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Tourism Industry in Indian Kashmir Badly Hit Two Months after Gov't Lifts Restrictions

© AP Photo / Mukhtar Khan / snow-capped mountains are reflected in the Himalayan region of Kashmir on the border between India and Pakistan
snow-capped mountains are reflected in the Himalayan region of Kashmir on the border between India and Pakistan - Sputnik International
New Delhi (Sputnik): The Indian government lifted the advisory issued on 02 August, asking tourists and pilgrims to stay away from Jammu and Kashmir. An order from 9 October said tourists desirous of visiting the state would be provided the necessary assistance and logistical support.

Kashmir received its first snowfall on 7 November and the white blanket engulfed the Valley but the scenic views failed to pull in crowds as in previous years. Ever since the abrogation of Article 370, stripping the state of Jammu and Kashmir of its special status, the Valley is under a communications blockade, which has hit the tourism industry most.

From hoteliers to shikara (boat) owners, taxi owners or houseboat owners, everyone in the tourism industry has been hit adversely this year, says houseboat owner Feroze Ahmed.

“Everything is shut, how will the tourists come? The government has removed the advisory but the phones are not working, internet is not working. In such situations, the lifting of advisory doesn’t really benefit", said Ahmed.

Only 7,378 tourists visited the Valley during the month of October after the restrictions were lifted. This accounted for a fall of 84 percent from 59,048 tourists recorded in the same month last year, according to tourism department data. In 2017, as many as 133,220 tourists visited the Valley in October — the highest in eight years.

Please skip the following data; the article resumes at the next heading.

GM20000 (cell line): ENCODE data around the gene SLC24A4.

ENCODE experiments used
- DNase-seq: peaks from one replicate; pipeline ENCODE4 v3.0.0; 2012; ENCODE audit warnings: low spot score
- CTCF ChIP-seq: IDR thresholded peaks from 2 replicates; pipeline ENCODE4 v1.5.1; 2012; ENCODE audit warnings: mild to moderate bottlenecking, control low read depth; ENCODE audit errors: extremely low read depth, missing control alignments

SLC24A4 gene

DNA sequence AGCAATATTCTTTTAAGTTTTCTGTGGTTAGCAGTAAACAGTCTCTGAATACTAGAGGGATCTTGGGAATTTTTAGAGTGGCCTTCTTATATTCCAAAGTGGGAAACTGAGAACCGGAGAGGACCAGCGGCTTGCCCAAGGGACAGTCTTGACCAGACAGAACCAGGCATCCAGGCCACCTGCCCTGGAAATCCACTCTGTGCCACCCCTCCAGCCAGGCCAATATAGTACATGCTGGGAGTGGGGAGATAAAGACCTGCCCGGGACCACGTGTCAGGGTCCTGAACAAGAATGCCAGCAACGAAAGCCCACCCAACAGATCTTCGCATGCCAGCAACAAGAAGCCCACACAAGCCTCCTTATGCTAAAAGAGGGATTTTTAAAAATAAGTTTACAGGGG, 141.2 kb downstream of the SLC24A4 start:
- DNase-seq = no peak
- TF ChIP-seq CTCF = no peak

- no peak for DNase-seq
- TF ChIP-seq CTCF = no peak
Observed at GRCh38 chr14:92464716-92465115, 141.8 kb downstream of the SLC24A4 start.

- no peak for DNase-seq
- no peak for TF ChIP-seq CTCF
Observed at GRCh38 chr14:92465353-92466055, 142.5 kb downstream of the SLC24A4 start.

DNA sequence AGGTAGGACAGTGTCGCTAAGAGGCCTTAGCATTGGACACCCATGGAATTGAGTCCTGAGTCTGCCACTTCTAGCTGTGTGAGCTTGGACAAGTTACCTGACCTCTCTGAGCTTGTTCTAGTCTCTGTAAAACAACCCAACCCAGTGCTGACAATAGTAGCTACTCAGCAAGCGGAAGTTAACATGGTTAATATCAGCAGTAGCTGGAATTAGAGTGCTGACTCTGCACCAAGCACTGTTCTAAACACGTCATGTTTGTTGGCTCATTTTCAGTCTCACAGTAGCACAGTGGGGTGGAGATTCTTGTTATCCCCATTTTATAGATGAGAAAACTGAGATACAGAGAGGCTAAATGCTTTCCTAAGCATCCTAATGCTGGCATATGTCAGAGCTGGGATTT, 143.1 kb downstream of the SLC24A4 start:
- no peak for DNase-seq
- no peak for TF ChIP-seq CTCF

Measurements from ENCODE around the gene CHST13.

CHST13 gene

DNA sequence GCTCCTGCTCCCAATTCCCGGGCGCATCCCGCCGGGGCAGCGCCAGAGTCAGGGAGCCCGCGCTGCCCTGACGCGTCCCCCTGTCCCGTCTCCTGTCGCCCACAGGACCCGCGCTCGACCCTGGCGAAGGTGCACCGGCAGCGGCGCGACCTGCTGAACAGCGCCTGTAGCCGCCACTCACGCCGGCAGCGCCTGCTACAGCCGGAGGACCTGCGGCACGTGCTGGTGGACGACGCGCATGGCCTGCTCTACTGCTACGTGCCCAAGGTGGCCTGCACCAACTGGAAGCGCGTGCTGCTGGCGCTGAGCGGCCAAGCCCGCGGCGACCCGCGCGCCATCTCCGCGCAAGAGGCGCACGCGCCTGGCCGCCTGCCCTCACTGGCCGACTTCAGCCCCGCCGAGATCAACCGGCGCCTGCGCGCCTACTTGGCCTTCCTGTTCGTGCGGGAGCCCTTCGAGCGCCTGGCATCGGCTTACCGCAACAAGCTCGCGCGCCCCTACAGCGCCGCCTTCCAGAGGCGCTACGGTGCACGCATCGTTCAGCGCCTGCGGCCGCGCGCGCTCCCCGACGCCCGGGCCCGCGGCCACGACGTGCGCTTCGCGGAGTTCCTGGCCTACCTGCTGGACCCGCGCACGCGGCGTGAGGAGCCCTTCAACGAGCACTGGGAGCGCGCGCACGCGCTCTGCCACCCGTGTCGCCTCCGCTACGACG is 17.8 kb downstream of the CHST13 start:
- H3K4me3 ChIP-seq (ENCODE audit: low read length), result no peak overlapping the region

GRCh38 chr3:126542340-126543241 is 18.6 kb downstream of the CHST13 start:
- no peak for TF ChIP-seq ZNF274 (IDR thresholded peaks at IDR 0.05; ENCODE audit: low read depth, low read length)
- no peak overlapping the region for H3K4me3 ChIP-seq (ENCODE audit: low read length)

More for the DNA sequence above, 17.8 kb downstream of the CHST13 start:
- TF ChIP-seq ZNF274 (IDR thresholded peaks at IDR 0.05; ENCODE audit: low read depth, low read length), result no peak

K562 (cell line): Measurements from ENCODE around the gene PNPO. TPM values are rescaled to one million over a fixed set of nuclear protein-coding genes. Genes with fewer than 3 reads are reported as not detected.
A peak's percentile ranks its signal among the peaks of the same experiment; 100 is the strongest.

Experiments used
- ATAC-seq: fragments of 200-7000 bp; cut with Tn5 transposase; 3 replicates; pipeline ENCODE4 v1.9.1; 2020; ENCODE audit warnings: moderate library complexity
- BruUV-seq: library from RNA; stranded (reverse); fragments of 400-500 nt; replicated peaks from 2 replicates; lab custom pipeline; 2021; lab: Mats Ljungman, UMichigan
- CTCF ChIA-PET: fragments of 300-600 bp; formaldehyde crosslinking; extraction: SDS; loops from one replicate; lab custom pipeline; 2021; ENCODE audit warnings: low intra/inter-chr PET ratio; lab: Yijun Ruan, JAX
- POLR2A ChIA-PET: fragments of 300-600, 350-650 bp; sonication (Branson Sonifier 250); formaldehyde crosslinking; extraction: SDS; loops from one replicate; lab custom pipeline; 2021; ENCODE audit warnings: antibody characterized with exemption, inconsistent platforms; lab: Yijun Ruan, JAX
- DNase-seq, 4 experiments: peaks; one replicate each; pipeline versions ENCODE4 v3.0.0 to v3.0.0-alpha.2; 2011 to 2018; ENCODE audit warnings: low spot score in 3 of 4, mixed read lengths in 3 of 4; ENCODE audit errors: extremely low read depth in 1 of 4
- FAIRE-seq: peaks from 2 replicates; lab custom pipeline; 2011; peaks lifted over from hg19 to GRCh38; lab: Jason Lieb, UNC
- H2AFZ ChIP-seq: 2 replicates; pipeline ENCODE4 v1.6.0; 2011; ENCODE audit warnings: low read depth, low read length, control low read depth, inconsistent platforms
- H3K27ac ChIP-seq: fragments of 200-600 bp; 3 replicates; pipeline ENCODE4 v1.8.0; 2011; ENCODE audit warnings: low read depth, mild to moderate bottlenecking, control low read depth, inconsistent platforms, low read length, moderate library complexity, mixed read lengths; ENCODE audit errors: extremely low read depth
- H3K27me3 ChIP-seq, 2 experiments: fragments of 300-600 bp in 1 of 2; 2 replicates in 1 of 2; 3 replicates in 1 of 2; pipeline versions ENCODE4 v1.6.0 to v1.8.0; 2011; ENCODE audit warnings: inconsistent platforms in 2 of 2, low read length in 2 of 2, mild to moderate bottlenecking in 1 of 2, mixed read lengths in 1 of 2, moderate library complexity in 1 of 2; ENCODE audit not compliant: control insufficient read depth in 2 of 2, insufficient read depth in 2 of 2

“If the situation was normal, then the recent snowfall would have attracted a lot of tourists, especially newly-married couples. Many people from the eastern Indian state of West Bengal, south Asian countries like Thailand, Malaysia and Indonesia would have come. But the situation is not normal here. There is no work in any sector. We are in losses. Some owners don’t even have money to buy rations for houseboats", Ahmed added.

The government restored post-paid and landline calling services in October but internet services and pre-paid numbers have been blocked since August.

“Tourists are coming but not as much as they would otherwise and it is major because of media reports of unrest in the Valley. People, who are coming here in whatever little numbers, say that situation here is not as bad as they thought", says Manzoor Ahmed Dar, owner of a shikara (boat) business.

Dar is highly optimistic about the situation improving in future, even though there were no bookings through internet. The current bookings are purely from word of mouth. “When we treat people nicely, they share our number and that is how I receive bookings now".  

On 5 August, the Indian government scrapped Article 370 of the Constitution, which granted special autonomy to the state of Jammu and Kashmir. The erstwhile provision allowed the state's local legislature, the Constituent Assembly, to make its own laws on certain specified subjects. 

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